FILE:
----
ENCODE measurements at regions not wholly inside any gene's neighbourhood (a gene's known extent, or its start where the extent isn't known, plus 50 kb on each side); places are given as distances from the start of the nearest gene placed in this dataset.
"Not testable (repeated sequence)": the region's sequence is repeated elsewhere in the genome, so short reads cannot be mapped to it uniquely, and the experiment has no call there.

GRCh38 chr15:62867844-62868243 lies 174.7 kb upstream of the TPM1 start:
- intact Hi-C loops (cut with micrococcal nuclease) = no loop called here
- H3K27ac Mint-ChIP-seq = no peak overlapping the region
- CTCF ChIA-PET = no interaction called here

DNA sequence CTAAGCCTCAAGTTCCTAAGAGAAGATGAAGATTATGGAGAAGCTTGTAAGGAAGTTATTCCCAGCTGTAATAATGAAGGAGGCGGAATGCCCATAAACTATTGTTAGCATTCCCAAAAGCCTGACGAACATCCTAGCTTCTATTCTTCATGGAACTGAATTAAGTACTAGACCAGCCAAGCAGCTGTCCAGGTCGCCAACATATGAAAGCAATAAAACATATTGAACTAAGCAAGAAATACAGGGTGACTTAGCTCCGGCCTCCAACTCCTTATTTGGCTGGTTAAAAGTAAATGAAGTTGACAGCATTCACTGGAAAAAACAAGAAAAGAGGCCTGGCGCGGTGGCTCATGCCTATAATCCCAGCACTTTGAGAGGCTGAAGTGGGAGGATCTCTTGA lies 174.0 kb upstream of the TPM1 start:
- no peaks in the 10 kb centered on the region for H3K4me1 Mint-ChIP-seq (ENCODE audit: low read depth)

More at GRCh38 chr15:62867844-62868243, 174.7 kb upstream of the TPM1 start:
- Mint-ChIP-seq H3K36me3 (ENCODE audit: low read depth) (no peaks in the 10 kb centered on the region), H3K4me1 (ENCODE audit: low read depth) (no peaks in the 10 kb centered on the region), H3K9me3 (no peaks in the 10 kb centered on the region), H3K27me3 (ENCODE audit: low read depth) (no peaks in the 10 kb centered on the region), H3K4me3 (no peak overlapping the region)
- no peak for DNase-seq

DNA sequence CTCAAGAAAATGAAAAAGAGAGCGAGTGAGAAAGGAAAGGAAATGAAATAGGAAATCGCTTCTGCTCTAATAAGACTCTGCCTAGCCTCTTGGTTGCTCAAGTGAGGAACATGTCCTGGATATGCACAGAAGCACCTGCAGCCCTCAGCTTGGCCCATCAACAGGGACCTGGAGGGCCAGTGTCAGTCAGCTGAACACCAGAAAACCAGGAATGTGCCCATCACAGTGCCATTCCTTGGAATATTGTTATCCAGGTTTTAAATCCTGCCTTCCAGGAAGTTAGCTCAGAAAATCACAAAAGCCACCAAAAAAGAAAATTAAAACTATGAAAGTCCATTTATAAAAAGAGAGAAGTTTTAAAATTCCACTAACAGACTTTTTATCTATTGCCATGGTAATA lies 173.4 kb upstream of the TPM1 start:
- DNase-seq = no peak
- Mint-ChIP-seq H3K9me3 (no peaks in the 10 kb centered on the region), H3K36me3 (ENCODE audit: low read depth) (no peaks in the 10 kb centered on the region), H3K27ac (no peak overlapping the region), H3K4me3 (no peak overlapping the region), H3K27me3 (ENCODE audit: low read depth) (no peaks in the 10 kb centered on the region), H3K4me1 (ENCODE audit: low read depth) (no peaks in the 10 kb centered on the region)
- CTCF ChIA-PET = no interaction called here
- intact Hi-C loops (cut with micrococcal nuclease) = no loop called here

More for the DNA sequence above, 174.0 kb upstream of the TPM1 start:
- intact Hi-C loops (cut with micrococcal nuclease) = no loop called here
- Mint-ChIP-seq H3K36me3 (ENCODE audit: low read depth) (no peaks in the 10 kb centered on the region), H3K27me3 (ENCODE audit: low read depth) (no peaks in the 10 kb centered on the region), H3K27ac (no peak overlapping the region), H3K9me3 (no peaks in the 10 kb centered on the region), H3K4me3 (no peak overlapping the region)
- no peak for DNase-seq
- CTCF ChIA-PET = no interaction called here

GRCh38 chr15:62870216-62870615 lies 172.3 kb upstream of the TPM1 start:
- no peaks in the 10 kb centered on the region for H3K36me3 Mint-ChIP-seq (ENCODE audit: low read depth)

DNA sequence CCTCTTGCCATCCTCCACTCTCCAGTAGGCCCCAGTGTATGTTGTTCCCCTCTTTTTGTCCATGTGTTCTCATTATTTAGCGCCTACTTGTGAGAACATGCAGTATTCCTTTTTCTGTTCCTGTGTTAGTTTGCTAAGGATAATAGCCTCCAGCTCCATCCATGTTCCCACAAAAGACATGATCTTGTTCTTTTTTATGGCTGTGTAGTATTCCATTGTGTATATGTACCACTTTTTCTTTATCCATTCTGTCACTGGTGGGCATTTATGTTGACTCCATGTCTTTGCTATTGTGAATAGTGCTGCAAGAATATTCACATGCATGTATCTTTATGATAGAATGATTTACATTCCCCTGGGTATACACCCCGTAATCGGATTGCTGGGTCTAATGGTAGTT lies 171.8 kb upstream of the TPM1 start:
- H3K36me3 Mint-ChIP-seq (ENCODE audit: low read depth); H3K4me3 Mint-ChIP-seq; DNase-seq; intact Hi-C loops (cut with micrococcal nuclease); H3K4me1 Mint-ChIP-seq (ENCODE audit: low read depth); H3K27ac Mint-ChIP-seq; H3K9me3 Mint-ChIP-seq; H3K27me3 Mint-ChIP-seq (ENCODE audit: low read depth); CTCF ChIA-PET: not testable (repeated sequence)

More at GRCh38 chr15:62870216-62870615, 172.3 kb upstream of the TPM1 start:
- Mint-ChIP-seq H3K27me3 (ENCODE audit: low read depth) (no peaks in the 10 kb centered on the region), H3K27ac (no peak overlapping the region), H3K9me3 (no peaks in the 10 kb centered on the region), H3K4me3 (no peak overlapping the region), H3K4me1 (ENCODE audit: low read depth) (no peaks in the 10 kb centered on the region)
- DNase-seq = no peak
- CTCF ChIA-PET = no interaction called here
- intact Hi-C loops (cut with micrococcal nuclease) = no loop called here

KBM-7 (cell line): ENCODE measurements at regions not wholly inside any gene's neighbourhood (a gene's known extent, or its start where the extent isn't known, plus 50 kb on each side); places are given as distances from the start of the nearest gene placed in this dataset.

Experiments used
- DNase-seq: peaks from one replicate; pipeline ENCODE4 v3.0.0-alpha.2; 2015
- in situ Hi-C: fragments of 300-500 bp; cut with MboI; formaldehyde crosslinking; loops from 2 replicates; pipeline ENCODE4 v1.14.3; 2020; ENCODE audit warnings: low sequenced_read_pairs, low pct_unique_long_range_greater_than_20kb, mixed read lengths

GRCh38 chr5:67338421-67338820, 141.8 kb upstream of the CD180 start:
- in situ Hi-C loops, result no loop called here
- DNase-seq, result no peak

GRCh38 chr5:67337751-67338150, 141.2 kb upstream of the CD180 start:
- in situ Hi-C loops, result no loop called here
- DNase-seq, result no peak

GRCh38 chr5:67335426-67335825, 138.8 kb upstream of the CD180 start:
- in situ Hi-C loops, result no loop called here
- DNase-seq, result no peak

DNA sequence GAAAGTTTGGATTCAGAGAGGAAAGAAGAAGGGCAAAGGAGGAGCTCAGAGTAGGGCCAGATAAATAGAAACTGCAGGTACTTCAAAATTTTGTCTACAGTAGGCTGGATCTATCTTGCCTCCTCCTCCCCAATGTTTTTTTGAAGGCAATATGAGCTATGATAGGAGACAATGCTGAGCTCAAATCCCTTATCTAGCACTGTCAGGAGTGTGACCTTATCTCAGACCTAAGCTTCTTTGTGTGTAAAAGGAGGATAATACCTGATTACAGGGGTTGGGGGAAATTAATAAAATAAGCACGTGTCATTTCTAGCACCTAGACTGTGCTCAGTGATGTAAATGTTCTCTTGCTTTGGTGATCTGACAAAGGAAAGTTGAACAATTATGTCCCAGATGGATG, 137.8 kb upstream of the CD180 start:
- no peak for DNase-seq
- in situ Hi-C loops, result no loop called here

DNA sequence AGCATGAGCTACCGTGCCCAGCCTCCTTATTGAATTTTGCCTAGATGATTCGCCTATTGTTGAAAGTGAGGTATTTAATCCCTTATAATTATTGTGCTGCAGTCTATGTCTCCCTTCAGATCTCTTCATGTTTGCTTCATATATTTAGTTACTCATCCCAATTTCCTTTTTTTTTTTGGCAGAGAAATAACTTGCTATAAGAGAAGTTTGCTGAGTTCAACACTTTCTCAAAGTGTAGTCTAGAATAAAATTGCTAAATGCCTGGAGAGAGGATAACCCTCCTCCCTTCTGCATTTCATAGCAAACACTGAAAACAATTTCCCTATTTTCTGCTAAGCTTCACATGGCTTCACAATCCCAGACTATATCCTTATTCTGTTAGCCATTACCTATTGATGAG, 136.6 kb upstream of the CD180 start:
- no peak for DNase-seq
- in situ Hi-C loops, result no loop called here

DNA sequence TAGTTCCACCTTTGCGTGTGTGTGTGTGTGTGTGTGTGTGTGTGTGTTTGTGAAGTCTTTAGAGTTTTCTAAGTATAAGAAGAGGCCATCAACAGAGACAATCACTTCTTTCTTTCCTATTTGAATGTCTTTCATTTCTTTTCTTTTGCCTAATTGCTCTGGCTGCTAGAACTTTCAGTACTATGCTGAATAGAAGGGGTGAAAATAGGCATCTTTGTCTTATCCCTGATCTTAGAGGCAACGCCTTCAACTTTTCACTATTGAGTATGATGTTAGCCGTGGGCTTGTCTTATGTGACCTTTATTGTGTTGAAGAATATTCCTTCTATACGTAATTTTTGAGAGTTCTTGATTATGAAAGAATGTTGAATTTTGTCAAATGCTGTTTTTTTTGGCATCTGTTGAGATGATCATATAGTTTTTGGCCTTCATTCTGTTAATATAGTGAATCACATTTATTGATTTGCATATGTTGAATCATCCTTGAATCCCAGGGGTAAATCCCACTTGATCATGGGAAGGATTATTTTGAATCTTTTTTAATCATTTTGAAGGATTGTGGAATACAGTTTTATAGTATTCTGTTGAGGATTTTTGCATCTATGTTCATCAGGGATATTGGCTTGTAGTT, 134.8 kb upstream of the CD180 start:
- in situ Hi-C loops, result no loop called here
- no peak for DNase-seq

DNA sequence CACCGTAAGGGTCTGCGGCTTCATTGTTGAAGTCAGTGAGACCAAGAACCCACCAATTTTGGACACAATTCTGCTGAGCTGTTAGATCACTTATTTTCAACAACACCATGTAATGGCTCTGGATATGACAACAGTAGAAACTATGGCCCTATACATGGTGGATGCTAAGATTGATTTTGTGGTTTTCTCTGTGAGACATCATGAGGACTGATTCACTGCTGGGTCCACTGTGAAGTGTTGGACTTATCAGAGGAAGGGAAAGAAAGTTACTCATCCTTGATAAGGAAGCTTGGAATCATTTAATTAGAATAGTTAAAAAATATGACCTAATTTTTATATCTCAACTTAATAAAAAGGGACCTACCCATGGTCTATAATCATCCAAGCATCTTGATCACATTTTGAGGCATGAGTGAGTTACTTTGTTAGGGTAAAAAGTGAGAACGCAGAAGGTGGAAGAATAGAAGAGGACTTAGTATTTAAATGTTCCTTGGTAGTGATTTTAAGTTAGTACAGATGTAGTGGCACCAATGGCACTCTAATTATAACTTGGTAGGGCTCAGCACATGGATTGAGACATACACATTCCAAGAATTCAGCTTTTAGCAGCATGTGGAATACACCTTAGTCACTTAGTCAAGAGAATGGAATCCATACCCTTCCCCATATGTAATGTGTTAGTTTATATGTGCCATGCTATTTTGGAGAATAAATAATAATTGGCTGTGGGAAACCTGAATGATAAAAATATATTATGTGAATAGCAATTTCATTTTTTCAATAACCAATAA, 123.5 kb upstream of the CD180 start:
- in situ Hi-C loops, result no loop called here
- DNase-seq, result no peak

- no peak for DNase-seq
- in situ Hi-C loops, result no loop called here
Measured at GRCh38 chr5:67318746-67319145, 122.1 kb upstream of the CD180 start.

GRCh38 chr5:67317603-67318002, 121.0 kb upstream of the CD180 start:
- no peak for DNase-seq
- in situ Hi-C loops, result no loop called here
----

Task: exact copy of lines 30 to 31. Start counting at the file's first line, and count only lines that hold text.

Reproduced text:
- intact Hi-C loops (cut with micrococcal nuclease) = no loop called here

KBM-7 (cell line): ENCODE measurements at regions not wholly inside any gene's neighbourhood (a gene's known extent, or its start where the extent isn't known, plus 50 kb on each side); places are given as distances from the start of the nearest gene placed in this dataset.